Fixed muscle synergies and their potential to improve the intuitive control of myoelectric assistive technology for upper extremities

Valk, T. A., Mouton, L. J., Otten, E. & Bongers, R. M., 7-Jan-2019, In : Journal of Neuroengineering and Rehabilitation. 16, 20 p., 6.

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BackgroundUsers of myoelectric controlled assistive technology (AT) for upper extremities experience difficulties in controlling this technology in daily life, partly because the control is non-intuitive. Making the control of myoelectric AT intuitive may resolve the experienced difficulties. The present paper was inspired by the suggestion that intuitive control may be achieved if the control of myoelectric AT is based on neuromotor control principles. A significant approach within neurocomputational motor control suggests that myosignals are produced via a limited number of fixed muscle synergies. To effectively employ this approach in myoelectric AT, it is required that a limited number of muscle synergies is systematically exploited, also when muscles are used differently as required in controlling myoelectric AT. Therefore, the present study examined the systematic exploitation of muscle synergies when muscles were used differently to complete point-to-point movements with and without a rod.MethodsHealthy participants made multidirectional point-to-point movements with different end-effectors, i.e. with the index finger and with rods of different lengths. Myosignals were collected from 22 muscles in the arm, trunk, and back, and subsequently partitioned into muscle synergies per end-effector and for a pooled dataset including all end-effectors. The exploitation of these muscle synergies was assessed by evaluating the similarity of structure and explanatory ability of myosignals of per end-effector muscle synergies and the contribution of pooled muscle synergies across end-effectors.ResultsPer end-effector, 3-5 muscle synergies could explain 73.8-81.1% of myosignal variation, whereas 6-8 muscle synergies from the pooled dataset also captured this amount of myosignal variation. Subsequent analyses showed that gradually different muscle synergiesextracted from separate end-effectorswere exploited across end-effectors. In line with this result, the order of contribution of muscle synergies extracted from the pooled dataset gradually reversed across end-effectors.ConclusionA limited number of muscle synergies was systematically exploited in the examined set of movements, indicating a potential for the fixed muscle synergy approach to improve the intuitive control of myoelectric AT. Given the gradual change in muscle synergy exploitation across end-effectors, future research should examine whether this potential can be extended to a larger range of movements and tasks.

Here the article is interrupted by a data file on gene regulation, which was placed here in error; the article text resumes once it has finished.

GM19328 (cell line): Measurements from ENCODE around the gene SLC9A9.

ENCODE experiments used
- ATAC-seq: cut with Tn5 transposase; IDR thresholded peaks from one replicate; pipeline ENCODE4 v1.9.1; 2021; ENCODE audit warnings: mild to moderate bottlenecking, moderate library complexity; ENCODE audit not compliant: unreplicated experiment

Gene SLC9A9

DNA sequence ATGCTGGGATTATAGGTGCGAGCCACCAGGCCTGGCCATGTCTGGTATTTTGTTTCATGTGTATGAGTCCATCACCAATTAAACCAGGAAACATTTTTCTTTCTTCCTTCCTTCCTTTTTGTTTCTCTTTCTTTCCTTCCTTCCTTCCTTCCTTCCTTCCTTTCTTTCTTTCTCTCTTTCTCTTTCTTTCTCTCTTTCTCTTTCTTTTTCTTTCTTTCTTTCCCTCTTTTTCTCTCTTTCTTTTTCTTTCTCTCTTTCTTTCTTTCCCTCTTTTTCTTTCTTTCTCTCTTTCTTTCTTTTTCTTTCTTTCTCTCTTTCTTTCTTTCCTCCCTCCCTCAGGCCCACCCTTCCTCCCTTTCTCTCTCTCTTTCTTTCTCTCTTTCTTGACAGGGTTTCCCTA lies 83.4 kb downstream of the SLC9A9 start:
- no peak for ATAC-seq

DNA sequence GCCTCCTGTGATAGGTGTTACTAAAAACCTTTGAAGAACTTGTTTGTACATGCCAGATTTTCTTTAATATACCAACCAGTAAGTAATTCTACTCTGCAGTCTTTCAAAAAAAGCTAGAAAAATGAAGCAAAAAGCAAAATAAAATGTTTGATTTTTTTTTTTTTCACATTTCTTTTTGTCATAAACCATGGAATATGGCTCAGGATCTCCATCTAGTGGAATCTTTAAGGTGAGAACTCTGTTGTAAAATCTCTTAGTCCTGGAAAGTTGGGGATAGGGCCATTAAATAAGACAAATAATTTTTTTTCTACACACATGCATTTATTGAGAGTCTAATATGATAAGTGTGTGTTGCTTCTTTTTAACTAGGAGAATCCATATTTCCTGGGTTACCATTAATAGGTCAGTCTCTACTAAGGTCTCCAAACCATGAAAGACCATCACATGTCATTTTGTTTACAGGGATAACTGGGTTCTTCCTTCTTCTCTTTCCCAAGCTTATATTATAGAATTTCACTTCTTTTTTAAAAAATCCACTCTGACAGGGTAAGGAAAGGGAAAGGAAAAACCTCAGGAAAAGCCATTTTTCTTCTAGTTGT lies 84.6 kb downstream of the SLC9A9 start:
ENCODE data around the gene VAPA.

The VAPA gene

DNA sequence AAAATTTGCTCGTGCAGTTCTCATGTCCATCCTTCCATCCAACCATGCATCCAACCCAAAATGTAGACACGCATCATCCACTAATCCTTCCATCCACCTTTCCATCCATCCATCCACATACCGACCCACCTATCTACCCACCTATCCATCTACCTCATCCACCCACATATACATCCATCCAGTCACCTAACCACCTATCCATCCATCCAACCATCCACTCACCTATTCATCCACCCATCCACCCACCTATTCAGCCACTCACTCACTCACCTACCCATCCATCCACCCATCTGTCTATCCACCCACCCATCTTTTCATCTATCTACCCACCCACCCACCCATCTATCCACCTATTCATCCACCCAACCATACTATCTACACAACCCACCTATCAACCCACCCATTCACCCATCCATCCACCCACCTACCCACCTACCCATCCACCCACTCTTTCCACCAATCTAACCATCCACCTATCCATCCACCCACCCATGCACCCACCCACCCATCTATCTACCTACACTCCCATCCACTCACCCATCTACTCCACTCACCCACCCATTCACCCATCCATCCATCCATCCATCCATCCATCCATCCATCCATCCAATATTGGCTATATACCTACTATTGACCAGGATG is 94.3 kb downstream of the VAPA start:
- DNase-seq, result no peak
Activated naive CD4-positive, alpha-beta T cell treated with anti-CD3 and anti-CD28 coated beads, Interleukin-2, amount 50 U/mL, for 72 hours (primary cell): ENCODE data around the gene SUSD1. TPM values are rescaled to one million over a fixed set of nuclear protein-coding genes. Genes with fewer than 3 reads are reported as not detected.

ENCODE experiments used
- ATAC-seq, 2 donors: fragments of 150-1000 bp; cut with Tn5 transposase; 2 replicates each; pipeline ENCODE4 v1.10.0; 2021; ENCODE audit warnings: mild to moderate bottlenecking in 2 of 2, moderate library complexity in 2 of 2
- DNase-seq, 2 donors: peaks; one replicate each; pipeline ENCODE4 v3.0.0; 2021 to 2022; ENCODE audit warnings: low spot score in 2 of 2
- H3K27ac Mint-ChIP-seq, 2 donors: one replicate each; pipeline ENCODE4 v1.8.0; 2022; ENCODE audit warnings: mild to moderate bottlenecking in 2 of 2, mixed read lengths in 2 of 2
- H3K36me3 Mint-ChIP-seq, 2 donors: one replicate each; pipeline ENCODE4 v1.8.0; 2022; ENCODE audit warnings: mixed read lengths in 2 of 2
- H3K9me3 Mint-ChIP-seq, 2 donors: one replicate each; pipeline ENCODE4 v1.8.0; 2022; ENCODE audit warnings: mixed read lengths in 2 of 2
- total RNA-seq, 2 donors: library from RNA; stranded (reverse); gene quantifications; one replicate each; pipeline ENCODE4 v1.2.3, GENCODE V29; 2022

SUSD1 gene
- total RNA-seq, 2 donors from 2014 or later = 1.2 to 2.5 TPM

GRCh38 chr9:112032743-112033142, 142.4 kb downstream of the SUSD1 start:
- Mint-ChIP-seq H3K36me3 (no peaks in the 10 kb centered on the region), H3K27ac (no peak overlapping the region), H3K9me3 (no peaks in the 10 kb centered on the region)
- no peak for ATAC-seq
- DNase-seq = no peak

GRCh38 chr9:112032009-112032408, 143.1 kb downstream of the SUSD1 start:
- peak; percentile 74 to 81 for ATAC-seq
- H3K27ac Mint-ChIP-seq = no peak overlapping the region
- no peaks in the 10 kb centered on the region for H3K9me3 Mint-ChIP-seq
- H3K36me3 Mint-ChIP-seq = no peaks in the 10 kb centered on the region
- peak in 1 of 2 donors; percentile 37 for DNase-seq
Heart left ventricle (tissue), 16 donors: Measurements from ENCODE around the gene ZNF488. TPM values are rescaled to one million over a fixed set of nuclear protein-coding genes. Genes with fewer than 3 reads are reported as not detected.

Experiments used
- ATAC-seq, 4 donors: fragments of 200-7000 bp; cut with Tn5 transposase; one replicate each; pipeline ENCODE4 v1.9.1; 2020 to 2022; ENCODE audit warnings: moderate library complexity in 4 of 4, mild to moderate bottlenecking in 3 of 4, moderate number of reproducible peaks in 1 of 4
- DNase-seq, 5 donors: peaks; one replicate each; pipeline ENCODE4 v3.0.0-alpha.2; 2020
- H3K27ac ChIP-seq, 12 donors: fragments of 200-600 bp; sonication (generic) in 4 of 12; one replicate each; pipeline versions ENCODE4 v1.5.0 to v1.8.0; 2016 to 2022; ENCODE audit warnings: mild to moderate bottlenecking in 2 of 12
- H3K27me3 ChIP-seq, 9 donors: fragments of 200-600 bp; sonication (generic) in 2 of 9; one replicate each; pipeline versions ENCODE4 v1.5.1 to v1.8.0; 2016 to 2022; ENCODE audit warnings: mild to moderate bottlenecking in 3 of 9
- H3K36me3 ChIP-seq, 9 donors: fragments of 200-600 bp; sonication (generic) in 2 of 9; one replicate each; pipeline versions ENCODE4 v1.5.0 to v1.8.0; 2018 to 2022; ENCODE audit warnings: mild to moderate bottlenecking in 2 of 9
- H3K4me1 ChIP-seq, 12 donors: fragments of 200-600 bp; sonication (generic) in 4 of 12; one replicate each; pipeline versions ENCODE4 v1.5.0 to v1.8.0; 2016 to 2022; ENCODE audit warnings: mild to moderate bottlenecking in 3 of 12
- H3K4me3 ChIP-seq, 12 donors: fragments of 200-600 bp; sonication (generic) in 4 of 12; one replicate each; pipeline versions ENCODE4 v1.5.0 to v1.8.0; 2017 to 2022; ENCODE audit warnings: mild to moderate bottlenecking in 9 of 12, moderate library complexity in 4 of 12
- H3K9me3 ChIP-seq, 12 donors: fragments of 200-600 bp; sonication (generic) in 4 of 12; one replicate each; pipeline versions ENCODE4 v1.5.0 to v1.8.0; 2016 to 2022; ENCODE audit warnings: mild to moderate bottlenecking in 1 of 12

Original languageEnglish
Article number6
Number of pages20
JournalJournal of Neuroengineering and Rehabilitation
Publication statusPublished - 7-Jan-2019


  • Assistive technology, Muscle synergies, Point-to-point movements, Upper extremity, Electromyography, Intuitive control, OF-THE-ART, BRAIN-COMPUTER INTERFACE, UPPER-LIMB LOSS, SENSORY FEEDBACK, PROSTHESIS CONTROL, SPINAL-CORD, EFFECT SIZE, MOVEMENTS, REINNERVATION, PATTERNS

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